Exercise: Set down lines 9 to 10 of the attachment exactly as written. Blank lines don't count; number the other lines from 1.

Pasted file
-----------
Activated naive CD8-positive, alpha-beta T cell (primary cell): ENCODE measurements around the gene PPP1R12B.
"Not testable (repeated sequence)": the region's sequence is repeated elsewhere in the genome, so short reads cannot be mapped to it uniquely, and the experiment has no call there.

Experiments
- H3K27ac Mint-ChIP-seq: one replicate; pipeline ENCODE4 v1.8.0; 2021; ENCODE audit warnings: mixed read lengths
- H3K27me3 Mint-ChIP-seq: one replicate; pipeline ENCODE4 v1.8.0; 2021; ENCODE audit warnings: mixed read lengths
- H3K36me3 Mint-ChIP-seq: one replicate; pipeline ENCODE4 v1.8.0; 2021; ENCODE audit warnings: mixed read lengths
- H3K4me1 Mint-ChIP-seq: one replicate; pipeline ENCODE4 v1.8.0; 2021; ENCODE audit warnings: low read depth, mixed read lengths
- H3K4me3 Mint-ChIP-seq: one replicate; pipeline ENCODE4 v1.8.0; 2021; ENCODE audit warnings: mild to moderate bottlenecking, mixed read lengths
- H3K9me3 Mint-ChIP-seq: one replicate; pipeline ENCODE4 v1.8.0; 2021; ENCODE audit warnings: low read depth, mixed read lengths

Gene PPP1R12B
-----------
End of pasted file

- H3K9me3 Mint-ChIP-seq: one replicate; pipeline ENCODE4 v1.8.0; 2021; ENCODE audit warnings: low read depth, mixed read lengths

Gene PPP1R12B